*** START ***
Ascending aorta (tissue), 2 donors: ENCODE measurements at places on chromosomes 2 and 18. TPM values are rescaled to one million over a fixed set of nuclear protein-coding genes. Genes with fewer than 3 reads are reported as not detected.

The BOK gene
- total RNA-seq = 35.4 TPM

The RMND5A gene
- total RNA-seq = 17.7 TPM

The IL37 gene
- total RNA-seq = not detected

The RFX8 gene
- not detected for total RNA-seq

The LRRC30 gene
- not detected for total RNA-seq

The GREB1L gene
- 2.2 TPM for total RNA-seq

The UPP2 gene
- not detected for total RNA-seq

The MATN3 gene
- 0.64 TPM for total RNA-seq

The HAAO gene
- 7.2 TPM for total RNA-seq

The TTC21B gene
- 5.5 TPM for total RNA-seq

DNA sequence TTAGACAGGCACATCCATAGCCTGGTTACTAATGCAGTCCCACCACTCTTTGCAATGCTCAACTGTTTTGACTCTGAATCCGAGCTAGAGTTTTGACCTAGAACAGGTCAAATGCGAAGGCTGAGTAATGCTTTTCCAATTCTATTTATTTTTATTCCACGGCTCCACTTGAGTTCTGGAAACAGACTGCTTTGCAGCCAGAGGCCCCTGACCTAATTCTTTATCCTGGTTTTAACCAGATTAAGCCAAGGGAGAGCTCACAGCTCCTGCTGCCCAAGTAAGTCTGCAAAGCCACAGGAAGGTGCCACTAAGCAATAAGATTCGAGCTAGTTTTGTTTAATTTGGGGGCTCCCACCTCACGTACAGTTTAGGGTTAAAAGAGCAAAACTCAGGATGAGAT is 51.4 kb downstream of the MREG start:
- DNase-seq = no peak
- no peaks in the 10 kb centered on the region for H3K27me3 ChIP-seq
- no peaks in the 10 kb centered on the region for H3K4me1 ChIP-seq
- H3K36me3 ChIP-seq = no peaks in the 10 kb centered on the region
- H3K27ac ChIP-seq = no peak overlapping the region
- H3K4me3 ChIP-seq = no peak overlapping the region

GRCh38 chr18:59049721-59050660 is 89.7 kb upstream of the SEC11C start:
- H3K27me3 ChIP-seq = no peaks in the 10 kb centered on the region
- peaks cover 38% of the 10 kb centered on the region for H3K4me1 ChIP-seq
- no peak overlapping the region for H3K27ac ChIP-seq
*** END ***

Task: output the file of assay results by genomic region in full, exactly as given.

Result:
Ascending aorta (tissue), 2 donors: ENCODE measurements at places on chromosomes 2 and 18. TPM values are rescaled to one million over a fixed set of nuclear protein-coding genes. Genes with fewer than 3 reads are reported as not detected.

The BOK gene
- total RNA-seq = 35.4 TPM

The RMND5A gene
- total RNA-seq = 17.7 TPM

The IL37 gene
- total RNA-seq = not detected

The RFX8 gene
- not detected for total RNA-seq

The LRRC30 gene
- not detected for total RNA-seq

The GREB1L gene
- 2.2 TPM for total RNA-seq

The UPP2 gene
- not detected for total RNA-seq

The MATN3 gene
- 0.64 TPM for total RNA-seq

The HAAO gene
- 7.2 TPM for total RNA-seq

The TTC21B gene
- 5.5 TPM for total RNA-seq

DNA sequence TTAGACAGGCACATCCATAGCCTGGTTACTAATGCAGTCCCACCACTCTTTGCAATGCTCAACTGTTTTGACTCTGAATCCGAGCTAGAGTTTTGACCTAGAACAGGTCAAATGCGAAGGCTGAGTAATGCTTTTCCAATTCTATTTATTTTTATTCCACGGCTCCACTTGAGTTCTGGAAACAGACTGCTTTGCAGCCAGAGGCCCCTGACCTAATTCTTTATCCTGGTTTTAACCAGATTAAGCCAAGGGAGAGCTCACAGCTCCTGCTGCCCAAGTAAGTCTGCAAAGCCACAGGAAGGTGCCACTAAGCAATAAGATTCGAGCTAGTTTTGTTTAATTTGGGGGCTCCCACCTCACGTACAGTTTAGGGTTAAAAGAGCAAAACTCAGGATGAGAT is 51.4 kb downstream of the MREG start:
- DNase-seq = no peak
- no peaks in the 10 kb centered on the region for H3K27me3 ChIP-seq
- no peaks in the 10 kb centered on the region for H3K4me1 ChIP-seq
- H3K36me3 ChIP-seq = no peaks in the 10 kb centered on the region
- H3K27ac ChIP-seq = no peak overlapping the region
- H3K4me3 ChIP-seq = no peak overlapping the region

GRCh38 chr18:59049721-59050660 is 89.7 kb upstream of the SEC11C start:
- H3K27me3 ChIP-seq = no peaks in the 10 kb centered on the region
- peaks cover 38% of the 10 kb centered on the region for H3K4me1 ChIP-seq
- no peak overlapping the region for H3K27ac ChIP-seq